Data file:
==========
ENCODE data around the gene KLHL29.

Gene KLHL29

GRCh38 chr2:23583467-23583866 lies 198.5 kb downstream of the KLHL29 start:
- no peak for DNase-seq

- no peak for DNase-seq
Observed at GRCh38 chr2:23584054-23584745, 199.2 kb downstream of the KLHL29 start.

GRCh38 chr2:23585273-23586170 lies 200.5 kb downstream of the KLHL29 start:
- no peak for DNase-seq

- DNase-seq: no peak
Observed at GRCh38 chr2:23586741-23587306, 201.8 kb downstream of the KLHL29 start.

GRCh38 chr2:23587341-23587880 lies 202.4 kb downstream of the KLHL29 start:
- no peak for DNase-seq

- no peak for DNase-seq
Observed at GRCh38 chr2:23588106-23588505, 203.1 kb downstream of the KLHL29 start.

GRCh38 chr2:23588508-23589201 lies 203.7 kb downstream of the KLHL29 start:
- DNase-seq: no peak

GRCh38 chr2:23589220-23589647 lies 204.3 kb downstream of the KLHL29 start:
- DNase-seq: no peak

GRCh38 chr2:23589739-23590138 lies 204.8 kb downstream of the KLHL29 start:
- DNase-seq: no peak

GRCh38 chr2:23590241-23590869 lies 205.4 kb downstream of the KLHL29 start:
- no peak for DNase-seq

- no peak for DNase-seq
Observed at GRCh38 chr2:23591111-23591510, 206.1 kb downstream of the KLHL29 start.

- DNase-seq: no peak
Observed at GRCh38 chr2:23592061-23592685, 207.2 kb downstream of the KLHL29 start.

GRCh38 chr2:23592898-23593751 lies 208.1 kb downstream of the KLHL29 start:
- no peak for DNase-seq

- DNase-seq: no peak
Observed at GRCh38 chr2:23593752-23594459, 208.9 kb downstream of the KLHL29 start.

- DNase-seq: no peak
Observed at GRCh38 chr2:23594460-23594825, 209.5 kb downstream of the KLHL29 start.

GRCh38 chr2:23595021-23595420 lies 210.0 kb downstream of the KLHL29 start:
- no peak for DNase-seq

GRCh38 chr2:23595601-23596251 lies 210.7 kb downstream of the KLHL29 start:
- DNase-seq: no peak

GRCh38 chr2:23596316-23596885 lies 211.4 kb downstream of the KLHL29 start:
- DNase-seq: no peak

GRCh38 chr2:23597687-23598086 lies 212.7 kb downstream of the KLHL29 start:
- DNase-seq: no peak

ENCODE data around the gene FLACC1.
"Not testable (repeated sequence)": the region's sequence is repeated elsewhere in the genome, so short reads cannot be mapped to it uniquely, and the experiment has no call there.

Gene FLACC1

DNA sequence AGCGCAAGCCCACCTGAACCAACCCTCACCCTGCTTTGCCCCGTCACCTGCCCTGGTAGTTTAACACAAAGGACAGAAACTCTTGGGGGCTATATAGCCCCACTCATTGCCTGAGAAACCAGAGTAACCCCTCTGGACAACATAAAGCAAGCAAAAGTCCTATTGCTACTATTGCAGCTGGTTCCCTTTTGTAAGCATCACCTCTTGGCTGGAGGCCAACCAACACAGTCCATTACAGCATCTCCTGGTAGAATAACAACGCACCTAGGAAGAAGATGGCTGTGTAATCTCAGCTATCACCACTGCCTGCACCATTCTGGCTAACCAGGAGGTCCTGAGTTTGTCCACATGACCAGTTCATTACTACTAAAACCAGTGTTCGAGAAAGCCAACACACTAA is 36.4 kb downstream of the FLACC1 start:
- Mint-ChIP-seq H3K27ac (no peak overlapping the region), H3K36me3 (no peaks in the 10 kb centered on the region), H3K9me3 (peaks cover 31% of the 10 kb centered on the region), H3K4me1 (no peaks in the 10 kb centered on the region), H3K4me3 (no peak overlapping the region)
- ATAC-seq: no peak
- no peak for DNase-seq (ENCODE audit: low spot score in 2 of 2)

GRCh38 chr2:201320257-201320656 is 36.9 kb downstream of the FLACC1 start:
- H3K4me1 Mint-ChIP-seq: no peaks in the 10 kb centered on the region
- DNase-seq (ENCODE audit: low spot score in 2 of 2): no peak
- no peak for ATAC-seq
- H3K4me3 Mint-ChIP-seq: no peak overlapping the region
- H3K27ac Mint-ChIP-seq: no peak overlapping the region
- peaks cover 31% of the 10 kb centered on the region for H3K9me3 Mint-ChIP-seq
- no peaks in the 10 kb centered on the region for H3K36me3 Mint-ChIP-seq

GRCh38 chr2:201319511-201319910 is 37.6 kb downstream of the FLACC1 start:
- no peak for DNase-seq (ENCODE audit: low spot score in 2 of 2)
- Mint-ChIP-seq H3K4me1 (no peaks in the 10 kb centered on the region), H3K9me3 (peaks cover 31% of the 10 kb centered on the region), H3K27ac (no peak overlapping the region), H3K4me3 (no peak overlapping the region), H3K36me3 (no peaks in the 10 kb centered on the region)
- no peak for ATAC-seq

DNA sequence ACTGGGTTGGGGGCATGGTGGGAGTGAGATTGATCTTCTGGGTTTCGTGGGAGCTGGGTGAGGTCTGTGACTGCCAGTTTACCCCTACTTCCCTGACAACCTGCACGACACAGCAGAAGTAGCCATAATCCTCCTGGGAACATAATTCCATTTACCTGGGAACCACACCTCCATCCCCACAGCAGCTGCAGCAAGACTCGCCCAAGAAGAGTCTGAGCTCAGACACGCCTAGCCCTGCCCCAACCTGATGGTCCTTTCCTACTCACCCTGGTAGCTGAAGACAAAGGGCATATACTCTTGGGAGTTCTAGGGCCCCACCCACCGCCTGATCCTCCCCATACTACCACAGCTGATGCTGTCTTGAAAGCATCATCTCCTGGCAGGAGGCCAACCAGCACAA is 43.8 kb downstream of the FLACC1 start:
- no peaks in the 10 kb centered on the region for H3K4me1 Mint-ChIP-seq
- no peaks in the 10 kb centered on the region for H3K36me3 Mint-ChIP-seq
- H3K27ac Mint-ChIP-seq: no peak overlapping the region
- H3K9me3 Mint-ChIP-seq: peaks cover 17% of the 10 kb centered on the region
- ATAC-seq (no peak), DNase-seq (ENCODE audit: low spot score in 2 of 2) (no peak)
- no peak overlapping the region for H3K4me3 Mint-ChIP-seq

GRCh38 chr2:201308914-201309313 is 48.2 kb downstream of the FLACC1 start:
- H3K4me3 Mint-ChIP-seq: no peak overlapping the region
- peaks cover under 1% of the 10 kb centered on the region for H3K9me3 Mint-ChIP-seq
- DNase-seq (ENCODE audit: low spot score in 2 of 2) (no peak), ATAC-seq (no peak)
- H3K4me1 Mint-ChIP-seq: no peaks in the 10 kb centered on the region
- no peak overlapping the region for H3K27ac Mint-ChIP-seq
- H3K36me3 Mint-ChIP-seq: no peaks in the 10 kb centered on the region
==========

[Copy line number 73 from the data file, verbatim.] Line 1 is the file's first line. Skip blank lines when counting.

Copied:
- H3K36me3 Mint-ChIP-seq: no peaks in the 10 kb centered on the region